Sunday, 17 March 2019

Simplicity 8529 Sew House Seven Toaster Sweater in Double Layer Jersey

It's been extra windy in the UK recently so it seemed like making a cosy sweater was a good idea and I managed to get pattern/fabric and some small windows of time in the week before storm Gareth kicked in.  This is view A of Simplicity 8529.  This is the Simplicity licenced version of Peggy's Sew House Seven Toaster Sweater; slightly different from the original - the shoulder line is more dropped on this version and the neck construction uses another method.  It's a quick and satisfying make, I wore this all through last week!

I made size S as that was closest to my 33" chest measurement, my only alteration was turning up the front and back hems by an extra 1/4".  The fabric is a double layer Italian cotton jersey which I bought from this eBay seller who offers a sample service.  I found the samples incredibly helpful when choosing and successful for the seller too as I bought another knit fabric that I hadn't noticed as well as this one.  This has two layers of 100% cotton jersey held together by stitches like double gauze.  It's soft with moderate stretch and good structure and suited this style.  It was also easy to cut and sew as it lies relatively flat.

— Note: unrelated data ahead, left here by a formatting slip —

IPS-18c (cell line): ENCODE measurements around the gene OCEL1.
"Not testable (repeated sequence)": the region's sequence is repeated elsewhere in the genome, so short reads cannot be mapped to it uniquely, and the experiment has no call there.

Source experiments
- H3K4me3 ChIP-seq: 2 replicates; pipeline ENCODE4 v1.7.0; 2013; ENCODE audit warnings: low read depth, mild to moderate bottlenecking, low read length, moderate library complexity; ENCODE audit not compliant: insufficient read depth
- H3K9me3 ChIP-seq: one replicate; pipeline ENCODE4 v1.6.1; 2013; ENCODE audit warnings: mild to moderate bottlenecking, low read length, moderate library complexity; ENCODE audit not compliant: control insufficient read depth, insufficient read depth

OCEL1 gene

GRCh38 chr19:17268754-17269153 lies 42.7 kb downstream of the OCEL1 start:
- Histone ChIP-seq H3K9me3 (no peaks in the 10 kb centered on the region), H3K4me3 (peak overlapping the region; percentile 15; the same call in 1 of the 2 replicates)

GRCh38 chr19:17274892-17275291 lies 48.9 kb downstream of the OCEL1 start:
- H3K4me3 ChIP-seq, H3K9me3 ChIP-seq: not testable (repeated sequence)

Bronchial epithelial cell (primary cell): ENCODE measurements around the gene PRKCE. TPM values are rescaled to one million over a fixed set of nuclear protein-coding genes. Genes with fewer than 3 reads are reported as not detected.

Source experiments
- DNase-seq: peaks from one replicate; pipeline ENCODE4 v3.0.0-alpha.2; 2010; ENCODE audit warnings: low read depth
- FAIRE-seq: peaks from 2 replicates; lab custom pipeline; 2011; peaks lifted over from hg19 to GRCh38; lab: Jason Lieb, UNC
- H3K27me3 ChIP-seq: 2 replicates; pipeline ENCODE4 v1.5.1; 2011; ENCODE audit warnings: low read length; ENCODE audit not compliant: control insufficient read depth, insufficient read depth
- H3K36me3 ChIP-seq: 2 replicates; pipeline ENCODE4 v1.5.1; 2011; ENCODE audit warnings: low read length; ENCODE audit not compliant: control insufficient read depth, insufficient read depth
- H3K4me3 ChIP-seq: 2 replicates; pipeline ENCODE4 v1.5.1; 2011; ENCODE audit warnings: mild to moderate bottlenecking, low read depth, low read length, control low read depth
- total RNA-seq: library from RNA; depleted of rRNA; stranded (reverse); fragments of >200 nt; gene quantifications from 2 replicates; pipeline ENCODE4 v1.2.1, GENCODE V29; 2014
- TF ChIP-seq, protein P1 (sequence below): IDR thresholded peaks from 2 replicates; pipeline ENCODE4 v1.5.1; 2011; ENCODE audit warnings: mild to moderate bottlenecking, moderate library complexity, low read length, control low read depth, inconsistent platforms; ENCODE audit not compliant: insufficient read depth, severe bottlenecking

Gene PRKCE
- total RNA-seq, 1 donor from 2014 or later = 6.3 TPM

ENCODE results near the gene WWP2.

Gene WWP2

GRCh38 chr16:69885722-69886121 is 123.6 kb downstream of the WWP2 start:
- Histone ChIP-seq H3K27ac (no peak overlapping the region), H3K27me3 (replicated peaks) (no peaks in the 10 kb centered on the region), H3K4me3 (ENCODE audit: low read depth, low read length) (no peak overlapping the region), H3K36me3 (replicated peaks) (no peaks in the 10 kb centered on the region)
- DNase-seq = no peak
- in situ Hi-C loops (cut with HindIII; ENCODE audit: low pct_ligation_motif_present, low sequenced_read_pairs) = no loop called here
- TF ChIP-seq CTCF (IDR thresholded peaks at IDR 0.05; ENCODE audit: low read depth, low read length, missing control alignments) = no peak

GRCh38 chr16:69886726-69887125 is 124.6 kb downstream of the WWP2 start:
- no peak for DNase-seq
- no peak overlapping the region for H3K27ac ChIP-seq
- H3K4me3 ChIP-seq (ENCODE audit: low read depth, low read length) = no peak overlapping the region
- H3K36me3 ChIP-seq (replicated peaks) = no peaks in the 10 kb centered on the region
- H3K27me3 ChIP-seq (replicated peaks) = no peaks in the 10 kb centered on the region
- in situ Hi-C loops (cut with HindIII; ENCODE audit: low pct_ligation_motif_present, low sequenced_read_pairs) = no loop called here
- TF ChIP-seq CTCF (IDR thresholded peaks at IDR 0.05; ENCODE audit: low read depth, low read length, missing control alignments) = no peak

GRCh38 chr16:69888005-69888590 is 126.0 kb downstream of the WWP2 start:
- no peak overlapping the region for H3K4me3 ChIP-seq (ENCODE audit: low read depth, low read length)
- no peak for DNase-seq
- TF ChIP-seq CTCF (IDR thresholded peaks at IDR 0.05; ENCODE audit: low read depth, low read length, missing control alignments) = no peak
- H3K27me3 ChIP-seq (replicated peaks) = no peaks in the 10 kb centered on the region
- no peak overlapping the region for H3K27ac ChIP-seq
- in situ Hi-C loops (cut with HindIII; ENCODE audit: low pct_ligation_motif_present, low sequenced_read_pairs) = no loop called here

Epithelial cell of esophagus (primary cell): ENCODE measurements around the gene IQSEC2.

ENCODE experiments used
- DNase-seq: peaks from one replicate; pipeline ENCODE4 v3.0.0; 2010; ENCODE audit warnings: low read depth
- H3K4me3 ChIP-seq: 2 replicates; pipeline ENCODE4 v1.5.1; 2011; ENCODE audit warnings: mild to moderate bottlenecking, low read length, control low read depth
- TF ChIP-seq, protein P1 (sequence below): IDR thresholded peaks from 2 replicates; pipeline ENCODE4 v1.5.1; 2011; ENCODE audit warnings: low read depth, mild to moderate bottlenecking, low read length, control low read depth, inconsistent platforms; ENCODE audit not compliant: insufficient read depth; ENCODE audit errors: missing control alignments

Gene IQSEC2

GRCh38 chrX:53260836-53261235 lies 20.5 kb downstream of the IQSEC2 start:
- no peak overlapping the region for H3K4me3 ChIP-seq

I decided to sew this on my Bernina 830 record using a Bernina walking foot, 80 ballpoint needle and Gutermann Sew-All thread.  My overlocker doesn't cope that well with bulk and the double layer does make for some thick seam intersections so I sewed some trial seams and ended up using a small zig-zag for the seams (1.5 width x 1.5 length), and a bigger one (4 w x 2.5 lengthto encase the edges, trimming after I sewed.   it worked really well with neat stable seams and it does show how you don't need an overlocker/serger to sew knits!  I used a seam stabiliser tape on the back shoulders up to the neck curve and a double-needle for the slit hems, see here for tips, although a long straight stitch could also be used as the hems aren't put under strain. 

The funnel neck is warm without being restrictive and the clever facing method creates a neat finish.  This pattern was a great project to fit into small spaces of time: once it's cut out it comes together very quickly and the end result is satisfying.  I might try the shorter banded version with my remaining jersey fabric... 

Joni is taking up most of my free moments and I need to be very vigilant about not letting her into my sewing room unless she's sleeping to prevent her eating fabric scraps.  I've been keeping her busy with lots of socialisation opportunities and learning new tricks.  Puppy life is rather hands-on but she's a fast learner and we've been getting out and about on the lead. 

Sunday, 10 March 2019

Assembly Line Apron Dress Version 2- Lined

Here's my second Assembly Line Apron Dress, (read about my first here).  This version is made with medium weight cotton twill originally bought to make a raincoat and I've lined it with cotton lawn (originally intended for the coat lining) to give a bit of extra weight and a bit more swish when walking.  Both these fabrics have been stashed for around 5 years so it felt good to use them in a garment that will see lots of wear.

Some minor changes from the first version,
  • I added an extra 1" to the skirt length so I could turn up a deeper hem so the stitch lines are consistent throughout.  I also changed the topstitching a little at the bib top.